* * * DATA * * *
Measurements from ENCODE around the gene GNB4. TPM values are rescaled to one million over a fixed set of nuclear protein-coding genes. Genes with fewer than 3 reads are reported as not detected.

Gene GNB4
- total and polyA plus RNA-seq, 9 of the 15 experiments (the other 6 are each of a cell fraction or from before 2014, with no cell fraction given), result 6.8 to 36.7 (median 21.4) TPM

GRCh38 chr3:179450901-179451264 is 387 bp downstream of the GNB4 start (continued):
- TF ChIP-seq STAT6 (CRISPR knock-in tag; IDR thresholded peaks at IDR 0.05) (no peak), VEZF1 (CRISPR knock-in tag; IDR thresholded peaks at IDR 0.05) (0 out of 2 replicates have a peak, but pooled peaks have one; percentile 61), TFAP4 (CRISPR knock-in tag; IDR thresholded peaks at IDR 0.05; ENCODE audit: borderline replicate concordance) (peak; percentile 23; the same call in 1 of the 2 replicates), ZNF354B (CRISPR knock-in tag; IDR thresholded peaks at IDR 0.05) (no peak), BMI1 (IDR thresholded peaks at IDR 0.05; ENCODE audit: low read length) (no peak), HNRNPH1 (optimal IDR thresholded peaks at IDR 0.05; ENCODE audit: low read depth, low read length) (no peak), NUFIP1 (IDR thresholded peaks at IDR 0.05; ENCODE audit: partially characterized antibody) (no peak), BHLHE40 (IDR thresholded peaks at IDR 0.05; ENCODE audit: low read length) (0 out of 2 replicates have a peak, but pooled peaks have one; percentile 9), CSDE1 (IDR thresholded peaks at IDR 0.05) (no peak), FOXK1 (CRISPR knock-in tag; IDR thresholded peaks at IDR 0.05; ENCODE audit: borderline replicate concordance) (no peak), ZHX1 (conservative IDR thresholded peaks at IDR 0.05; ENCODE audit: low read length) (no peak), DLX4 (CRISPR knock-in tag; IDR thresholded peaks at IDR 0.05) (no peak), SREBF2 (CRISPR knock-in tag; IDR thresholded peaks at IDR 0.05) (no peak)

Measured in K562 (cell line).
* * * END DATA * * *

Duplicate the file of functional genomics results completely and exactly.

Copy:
Measurements from ENCODE around the gene GNB4. TPM values are rescaled to one million over a fixed set of nuclear protein-coding genes. Genes with fewer than 3 reads are reported as not detected.

Gene GNB4
- total and polyA plus RNA-seq, 9 of the 15 experiments (the other 6 are each of a cell fraction or from before 2014, with no cell fraction given), result 6.8 to 36.7 (median 21.4) TPM

GRCh38 chr3:179450901-179451264 is 387 bp downstream of the GNB4 start (continued):
- TF ChIP-seq STAT6 (CRISPR knock-in tag; IDR thresholded peaks at IDR 0.05) (no peak), VEZF1 (CRISPR knock-in tag; IDR thresholded peaks at IDR 0.05) (0 out of 2 replicates have a peak, but pooled peaks have one; percentile 61), TFAP4 (CRISPR knock-in tag; IDR thresholded peaks at IDR 0.05; ENCODE audit: borderline replicate concordance) (peak; percentile 23; the same call in 1 of the 2 replicates), ZNF354B (CRISPR knock-in tag; IDR thresholded peaks at IDR 0.05) (no peak), BMI1 (IDR thresholded peaks at IDR 0.05; ENCODE audit: low read length) (no peak), HNRNPH1 (optimal IDR thresholded peaks at IDR 0.05; ENCODE audit: low read depth, low read length) (no peak), NUFIP1 (IDR thresholded peaks at IDR 0.05; ENCODE audit: partially characterized antibody) (no peak), BHLHE40 (IDR thresholded peaks at IDR 0.05; ENCODE audit: low read length) (0 out of 2 replicates have a peak, but pooled peaks have one; percentile 9), CSDE1 (IDR thresholded peaks at IDR 0.05) (no peak), FOXK1 (CRISPR knock-in tag; IDR thresholded peaks at IDR 0.05; ENCODE audit: borderline replicate concordance) (no peak), ZHX1 (conservative IDR thresholded peaks at IDR 0.05; ENCODE audit: low read length) (no peak), DLX4 (CRISPR knock-in tag; IDR thresholded peaks at IDR 0.05) (no peak), SREBF2 (CRISPR knock-in tag; IDR thresholded peaks at IDR 0.05) (no peak)

Measured in K562 (cell line).